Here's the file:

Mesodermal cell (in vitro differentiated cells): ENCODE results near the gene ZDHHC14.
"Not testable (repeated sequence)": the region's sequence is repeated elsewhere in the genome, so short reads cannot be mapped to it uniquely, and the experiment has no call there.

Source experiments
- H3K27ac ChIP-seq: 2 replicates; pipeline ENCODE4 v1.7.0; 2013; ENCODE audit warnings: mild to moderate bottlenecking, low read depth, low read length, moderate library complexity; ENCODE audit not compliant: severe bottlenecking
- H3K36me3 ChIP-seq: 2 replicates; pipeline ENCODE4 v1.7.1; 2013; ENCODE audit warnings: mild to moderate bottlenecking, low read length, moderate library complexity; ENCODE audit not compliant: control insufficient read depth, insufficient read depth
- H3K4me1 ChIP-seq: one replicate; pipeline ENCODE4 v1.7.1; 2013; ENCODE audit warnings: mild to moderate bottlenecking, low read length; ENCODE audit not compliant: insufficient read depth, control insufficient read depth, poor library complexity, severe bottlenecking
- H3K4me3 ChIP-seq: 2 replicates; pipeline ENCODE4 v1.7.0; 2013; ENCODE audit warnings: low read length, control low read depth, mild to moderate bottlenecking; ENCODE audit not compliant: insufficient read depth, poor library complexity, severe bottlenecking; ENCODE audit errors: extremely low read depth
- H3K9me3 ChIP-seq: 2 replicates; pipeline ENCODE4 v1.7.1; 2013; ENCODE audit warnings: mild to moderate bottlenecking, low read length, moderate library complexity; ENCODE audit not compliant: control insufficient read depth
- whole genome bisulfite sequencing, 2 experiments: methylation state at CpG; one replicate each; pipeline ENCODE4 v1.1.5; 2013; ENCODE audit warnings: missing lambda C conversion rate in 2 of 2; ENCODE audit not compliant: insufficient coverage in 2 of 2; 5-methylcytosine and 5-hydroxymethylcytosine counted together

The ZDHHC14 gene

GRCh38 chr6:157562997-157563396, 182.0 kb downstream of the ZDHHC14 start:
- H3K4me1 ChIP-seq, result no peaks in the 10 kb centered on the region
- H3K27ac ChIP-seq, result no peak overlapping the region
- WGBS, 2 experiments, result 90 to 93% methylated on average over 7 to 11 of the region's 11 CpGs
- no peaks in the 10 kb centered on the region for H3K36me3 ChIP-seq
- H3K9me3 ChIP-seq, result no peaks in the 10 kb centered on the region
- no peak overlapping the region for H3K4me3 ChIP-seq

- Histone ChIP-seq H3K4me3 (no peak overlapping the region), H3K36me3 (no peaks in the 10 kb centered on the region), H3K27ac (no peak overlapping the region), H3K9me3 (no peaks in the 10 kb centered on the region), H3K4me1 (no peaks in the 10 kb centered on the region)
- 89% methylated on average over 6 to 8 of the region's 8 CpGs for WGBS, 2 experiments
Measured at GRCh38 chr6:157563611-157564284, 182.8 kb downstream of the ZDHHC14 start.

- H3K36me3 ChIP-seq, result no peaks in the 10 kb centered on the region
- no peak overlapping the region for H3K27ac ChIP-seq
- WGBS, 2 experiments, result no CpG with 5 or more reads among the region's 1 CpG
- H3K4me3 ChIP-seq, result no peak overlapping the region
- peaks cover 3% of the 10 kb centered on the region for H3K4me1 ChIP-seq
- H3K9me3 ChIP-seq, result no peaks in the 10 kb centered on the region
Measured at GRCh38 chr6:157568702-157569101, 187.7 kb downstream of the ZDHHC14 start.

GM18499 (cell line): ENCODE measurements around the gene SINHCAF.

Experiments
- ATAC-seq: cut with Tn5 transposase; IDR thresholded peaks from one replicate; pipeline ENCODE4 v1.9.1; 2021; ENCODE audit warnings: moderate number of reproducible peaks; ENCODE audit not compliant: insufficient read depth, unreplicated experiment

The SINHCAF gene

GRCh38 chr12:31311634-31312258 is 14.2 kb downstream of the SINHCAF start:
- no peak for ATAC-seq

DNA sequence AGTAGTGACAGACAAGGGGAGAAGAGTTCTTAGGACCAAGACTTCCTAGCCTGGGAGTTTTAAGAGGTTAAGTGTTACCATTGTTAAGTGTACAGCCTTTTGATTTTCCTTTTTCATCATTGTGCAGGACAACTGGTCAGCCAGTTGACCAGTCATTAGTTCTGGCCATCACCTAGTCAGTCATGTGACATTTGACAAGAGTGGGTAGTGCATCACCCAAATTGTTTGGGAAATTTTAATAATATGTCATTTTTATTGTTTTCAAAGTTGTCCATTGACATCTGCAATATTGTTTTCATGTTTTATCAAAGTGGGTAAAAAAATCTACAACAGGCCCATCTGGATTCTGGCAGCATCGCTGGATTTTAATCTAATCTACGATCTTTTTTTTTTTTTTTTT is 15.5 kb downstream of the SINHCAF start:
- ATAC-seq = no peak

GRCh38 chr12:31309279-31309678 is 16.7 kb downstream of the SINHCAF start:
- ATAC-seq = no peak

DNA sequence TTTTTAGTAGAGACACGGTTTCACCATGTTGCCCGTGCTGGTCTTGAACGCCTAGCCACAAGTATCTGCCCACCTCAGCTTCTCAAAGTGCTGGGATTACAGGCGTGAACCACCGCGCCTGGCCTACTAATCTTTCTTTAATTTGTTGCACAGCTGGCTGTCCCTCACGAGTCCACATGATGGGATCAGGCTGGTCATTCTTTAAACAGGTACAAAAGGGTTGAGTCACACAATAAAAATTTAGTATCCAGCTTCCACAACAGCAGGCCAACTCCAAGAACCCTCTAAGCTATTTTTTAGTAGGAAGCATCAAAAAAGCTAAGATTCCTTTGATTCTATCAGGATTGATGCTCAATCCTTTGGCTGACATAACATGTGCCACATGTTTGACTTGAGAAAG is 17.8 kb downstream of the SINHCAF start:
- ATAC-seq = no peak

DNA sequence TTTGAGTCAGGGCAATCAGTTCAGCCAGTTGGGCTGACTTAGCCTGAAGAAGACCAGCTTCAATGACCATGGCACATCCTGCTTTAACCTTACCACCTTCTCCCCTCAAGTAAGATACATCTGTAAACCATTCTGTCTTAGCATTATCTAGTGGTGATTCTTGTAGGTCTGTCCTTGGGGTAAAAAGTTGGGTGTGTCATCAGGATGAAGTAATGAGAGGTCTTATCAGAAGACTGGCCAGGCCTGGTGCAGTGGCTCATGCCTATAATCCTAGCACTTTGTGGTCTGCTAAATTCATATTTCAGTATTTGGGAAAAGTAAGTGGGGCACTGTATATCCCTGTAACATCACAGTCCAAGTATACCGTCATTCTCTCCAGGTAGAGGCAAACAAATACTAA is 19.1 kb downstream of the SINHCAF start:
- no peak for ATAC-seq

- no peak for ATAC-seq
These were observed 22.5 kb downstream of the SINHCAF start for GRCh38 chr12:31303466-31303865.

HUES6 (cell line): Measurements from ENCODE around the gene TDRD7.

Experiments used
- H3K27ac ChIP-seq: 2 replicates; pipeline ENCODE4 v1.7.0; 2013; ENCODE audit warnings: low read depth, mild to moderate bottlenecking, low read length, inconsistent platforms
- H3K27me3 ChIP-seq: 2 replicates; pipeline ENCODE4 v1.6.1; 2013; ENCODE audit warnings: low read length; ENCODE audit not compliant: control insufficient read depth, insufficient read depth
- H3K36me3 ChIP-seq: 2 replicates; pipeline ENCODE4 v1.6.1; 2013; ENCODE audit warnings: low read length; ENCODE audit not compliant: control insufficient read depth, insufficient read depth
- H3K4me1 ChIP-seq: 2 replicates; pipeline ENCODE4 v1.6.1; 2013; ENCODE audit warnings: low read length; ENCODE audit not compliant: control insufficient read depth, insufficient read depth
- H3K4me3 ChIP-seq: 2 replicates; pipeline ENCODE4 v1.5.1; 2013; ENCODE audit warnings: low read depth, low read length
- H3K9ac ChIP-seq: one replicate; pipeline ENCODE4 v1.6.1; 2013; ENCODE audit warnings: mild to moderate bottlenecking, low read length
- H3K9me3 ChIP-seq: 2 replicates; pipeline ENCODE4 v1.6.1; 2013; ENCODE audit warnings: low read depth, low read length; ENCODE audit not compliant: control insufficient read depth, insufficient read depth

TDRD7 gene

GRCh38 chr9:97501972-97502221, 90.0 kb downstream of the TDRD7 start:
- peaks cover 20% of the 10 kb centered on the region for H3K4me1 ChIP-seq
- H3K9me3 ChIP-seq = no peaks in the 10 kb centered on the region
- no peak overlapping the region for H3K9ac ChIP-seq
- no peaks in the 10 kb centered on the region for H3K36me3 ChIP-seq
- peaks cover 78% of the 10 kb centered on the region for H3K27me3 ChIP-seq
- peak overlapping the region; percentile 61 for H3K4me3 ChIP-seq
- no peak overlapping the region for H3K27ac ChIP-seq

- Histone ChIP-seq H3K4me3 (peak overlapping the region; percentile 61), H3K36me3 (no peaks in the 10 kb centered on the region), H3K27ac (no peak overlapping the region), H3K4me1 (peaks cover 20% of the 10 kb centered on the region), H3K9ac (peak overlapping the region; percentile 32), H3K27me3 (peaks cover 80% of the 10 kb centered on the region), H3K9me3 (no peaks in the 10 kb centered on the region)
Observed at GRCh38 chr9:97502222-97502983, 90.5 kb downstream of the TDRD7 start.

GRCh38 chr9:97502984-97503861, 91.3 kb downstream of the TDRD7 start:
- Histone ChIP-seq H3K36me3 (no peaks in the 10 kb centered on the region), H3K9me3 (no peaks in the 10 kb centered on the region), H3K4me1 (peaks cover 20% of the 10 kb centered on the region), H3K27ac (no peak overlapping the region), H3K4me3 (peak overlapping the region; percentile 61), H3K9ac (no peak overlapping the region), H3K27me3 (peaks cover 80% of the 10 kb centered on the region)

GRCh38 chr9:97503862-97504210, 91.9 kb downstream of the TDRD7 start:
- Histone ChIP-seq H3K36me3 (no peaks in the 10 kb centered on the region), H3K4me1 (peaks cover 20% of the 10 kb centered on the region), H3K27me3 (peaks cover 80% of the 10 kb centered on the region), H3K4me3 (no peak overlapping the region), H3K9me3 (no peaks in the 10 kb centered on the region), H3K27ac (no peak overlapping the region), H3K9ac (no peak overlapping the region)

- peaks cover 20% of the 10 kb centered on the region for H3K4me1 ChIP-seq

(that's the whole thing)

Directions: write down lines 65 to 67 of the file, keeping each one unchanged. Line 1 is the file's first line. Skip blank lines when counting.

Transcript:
- Histone ChIP-seq H3K36me3 (no peaks in the 10 kb centered on the region), H3K9me3 (no peaks in the 10 kb centered on the region), H3K4me1 (peaks cover 20% of the 10 kb centered on the region), H3K27ac (no peak overlapping the region), H3K4me3 (peak overlapping the region; percentile 61), H3K9ac (no peak overlapping the region), H3K27me3 (peaks cover 80% of the 10 kb centered on the region)

GRCh38 chr9:97503862-97504210, 91.9 kb downstream of the TDRD7 start:
- Histone ChIP-seq H3K36me3 (no peaks in the 10 kb centered on the region), H3K4me1 (peaks cover 20% of the 10 kb centered on the region), H3K27me3 (peaks cover 80% of the 10 kb centered on the region), H3K4me3 (no peak overlapping the region), H3K9me3 (no peaks in the 10 kb centered on the region), H3K27ac (no peak overlapping the region), H3K9ac (no peak overlapping the region)